Raspberry Pi foundation released their first microcontroller PICO board a few months back, using their in-house designed microcontroller RP2040. Microcontrollers hold a 70-80% market share compared with processors so it is definitely a great move.
Developers have always wished to get access to the RP2040 microcontroller chip itself so that, they can build any project they want with much more flexibility.
The good news is, MCU chip is available now. You can build your product using the RP2040 microcontroller and don’t need to use the whole PICO board.
- Dual-core Arm Cortex-M0+ processor, flexible clock running up to 133 MHz
- External QSPI Flash Memory (XIP) interface
- 264KB on-chip SRAM
- 2 × UART
- 2 × SPI
- 2 × I2C
- 16 × PWM channels
- 1 × USB 1.1 controller and PHY, with host and device support
- 2 × Programmable I/O (PIO) with 4 state machines each for custom peripheral support
- Supported input power 1.8–5.5V DC
- Operating temperature -20°C to +85°C
- Drag-and-drop programming using mass storage over USB
- Low-power sleep and dormant modes
- Accurate on-chip clock
- On-chip Temperature sensor (+-3%)
- Accelerated integer and floating-point libraries on-chip
- IC package: 7 × 7 mm QFN-56 package
RP2040 Availability & Cost
As per the Raspberry Pi foundation “RP2040 will remain in production until at least
The RP2040 MCU is available for ~1$ whether you buy one or 10000 units :), the price may be a little different in your nearby stores. They are already available with the distributors.
What’s the advantage of RP2040 vs ESP32?
There are a lot of MCUs already available in the market so what is so unique about RP2040? See the comparison with ESP32 which is in close competition with the chip.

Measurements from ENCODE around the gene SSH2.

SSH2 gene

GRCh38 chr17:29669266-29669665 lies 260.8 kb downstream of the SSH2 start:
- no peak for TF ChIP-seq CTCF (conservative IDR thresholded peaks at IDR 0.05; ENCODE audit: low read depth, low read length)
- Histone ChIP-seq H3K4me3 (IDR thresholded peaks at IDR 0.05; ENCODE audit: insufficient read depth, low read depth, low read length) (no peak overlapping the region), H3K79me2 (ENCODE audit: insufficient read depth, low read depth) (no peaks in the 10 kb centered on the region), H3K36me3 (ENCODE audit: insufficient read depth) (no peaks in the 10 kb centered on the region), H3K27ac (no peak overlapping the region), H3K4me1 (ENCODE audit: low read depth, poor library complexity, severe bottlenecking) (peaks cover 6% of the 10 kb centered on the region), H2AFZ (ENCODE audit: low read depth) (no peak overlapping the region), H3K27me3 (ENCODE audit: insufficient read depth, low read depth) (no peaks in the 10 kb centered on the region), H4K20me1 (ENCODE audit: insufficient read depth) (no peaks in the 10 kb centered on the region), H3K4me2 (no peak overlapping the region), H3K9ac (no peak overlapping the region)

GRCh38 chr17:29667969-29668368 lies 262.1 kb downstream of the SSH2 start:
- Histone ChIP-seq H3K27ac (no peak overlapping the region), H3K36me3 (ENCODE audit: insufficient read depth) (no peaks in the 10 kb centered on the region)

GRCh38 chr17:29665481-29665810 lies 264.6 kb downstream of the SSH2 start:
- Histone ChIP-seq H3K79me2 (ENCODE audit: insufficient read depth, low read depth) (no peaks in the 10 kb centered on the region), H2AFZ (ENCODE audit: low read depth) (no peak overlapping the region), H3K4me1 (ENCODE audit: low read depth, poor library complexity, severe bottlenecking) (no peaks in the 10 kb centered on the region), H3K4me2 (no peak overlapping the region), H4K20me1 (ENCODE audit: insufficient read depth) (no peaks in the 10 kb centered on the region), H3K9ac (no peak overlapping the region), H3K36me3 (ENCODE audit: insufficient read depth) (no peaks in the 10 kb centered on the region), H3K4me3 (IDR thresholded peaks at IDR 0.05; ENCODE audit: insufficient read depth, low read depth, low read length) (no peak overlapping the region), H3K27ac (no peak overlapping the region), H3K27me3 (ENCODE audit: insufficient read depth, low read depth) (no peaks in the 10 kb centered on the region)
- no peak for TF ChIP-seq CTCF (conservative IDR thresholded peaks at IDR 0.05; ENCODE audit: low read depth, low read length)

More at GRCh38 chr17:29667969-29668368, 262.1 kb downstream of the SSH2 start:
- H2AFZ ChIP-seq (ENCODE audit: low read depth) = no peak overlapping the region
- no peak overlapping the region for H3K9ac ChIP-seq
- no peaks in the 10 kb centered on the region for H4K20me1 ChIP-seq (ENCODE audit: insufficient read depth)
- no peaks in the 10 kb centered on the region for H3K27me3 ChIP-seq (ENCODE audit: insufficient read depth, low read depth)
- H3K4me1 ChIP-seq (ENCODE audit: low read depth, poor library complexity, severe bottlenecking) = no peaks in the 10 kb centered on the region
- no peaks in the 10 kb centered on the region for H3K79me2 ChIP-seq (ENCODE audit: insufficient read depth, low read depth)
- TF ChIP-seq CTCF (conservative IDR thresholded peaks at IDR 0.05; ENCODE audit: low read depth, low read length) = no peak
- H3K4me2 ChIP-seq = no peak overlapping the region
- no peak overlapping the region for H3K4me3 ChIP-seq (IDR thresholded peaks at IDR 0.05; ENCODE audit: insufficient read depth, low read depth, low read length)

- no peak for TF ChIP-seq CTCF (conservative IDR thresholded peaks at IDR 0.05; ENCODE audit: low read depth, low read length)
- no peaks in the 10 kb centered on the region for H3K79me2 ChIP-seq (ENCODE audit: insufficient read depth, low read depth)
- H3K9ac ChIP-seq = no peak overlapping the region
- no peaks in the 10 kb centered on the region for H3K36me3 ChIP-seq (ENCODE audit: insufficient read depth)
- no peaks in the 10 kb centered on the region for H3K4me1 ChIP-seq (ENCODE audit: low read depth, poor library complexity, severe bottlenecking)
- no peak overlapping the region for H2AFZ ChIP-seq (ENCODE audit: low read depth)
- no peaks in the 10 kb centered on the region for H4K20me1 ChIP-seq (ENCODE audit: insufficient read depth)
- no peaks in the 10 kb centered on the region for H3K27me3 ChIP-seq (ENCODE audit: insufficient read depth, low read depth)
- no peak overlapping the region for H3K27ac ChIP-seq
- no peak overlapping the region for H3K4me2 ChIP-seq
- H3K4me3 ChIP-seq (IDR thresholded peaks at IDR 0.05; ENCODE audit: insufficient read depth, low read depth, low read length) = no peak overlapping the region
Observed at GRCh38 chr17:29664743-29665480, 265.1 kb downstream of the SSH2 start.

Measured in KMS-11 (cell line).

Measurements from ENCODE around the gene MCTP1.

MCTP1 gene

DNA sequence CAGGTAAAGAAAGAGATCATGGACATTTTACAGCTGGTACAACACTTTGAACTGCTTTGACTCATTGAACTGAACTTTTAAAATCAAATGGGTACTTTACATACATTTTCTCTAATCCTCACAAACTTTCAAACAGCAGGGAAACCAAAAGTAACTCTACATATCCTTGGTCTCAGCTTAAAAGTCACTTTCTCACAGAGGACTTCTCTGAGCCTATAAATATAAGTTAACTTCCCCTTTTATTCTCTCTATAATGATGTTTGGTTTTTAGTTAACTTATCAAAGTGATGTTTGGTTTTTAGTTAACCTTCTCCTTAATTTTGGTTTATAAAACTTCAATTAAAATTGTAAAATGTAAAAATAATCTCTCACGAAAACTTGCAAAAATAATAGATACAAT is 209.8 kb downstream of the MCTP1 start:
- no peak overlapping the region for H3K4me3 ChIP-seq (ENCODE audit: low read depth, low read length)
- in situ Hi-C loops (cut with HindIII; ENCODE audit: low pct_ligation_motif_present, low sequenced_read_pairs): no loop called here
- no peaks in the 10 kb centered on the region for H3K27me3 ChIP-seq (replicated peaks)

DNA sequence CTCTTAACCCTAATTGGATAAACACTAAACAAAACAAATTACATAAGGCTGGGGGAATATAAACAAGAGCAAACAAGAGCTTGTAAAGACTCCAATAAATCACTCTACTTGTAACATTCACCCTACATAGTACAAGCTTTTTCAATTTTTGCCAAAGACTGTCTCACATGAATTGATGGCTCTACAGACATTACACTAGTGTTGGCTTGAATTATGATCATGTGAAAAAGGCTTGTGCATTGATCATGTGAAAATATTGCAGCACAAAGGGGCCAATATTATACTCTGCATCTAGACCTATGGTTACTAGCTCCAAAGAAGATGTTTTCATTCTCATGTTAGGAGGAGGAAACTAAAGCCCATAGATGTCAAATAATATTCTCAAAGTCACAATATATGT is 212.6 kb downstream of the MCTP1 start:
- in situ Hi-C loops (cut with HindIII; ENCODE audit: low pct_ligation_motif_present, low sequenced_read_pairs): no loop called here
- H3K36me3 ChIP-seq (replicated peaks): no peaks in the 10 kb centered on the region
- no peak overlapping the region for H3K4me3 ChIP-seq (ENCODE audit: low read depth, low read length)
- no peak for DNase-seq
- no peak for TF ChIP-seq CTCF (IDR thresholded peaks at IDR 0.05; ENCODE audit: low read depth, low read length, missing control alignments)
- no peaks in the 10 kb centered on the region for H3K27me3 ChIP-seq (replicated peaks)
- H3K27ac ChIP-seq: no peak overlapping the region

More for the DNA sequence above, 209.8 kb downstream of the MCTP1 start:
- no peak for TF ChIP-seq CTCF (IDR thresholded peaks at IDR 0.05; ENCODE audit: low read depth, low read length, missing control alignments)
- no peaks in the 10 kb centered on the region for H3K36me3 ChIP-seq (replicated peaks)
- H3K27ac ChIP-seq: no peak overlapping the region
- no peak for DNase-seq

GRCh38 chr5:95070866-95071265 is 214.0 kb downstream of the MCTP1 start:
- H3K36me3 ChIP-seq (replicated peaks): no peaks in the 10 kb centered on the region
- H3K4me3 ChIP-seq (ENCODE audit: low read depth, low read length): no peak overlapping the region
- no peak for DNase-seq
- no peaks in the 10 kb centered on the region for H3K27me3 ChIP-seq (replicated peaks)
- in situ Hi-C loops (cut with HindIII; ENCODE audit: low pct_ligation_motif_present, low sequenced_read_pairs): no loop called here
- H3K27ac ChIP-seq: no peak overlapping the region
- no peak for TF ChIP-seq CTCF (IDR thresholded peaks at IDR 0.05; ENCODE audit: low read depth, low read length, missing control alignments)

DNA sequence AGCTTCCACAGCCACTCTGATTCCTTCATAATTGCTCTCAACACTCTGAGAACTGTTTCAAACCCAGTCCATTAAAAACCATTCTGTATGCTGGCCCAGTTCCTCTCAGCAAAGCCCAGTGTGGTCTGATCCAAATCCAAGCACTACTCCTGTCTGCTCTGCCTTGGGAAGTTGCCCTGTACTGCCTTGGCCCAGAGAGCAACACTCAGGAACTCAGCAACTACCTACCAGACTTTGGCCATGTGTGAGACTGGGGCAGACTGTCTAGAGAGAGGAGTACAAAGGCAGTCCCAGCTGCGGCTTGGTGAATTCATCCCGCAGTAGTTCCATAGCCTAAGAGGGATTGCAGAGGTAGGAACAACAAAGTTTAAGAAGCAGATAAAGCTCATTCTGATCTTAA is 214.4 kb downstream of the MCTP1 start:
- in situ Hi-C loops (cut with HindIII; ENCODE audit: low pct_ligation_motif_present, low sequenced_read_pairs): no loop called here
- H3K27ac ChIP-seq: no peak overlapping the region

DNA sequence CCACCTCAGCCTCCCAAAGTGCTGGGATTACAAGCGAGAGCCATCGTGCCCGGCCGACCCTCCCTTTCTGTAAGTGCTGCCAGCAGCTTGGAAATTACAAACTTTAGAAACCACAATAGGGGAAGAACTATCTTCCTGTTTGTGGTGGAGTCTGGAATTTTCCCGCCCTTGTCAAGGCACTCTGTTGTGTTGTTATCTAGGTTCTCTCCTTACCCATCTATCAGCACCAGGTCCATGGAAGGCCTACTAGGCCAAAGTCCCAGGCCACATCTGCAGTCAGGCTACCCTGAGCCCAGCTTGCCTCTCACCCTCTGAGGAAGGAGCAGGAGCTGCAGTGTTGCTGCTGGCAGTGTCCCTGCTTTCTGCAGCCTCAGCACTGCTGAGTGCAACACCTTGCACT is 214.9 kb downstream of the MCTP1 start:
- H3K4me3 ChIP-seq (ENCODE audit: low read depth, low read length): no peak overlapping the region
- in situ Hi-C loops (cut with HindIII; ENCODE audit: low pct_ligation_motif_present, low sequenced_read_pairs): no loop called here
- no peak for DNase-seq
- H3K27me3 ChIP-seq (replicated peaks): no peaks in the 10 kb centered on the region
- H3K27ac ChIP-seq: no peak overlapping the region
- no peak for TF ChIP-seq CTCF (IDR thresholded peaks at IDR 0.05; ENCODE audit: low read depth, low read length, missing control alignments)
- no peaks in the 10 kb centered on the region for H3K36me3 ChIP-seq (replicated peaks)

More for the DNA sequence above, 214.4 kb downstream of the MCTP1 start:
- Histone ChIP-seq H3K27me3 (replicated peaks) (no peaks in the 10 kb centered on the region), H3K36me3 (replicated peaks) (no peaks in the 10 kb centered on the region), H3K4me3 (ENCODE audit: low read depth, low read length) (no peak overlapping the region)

- ARM Context M0+ Core
- Dual-core CPU running at 133 Mhz
- 264KB RAM
- No Flash(external QSPI up to 16MB)
- USB 1.1 (Host and Client)
- 2x UART
- 2x I2C
- 2x SPI
- 12-bit ADC
- 2x PIO (SDIO, VGA, Audio, Parallel LCD, Camera, etc.)
- 16x PWM
- No direct ethernet support
- No WiFi & Bluetooth
- Voltage: 1.8 – 5.5V
- Temperature: -20 to 85 Deg C
- Cost ~1$
- Package QFN56
- ESP32 (Dual-Core)
- Xtensa® dual-core 32-bit LX6
- Dual-core 240Mhz
- 520KB RAM
- 448KB Flash (+ external QSPI up to
- USB available on ESP32-S2/S3 chip
- 3x UART
- 2x I2C
- 4x SPI
- 12-bit ADC
- 2x I2S, 1x Camera Port(8/16bit)
- 2×8 PWM
- 1x Ethernet (external Phy required)
- WiFi & Bluetooth available
- Voltage: 2.3 – 3.6V
- Temperature: -40 to 125 Deg C
- Cost ~1.5$
- Package QFN48
A bit more detailed comparison by Andreas Spiess
So, what do you think about this microcontroller, do you think this will be useful for some of your products?
Hope you found the information useful.
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Read my other articles on embedded systems design.
Happy learning to you!
The popularity is due to already popular Raspberry Pi Community.
Abhishek, I think other than PIO, there is nothing unique to be honest. The documentation and superb software ecosystem support is another thing which is driving the attention and interest.
Raspberry Pi’s first in-house silicon tape out RP2040 has got a lot of attention for several reasons including the Programmable IOs.
Check out this detailed article RP2040 PIOs: https://www.cnx-software.com/2021/01/27/a-closer-look-at-raspberry-pi-rp2040-programmable-ios-pio/
Also, other reasons why RP2040 has captured the market in 2021: https://www.embeddedcomputing.com/technology/open-source/development-kits/why-raspberry-pis-rp2040-is-the-popular-choice-for-development-boards
Pallav Aggarwal, let me know your thoughts on this.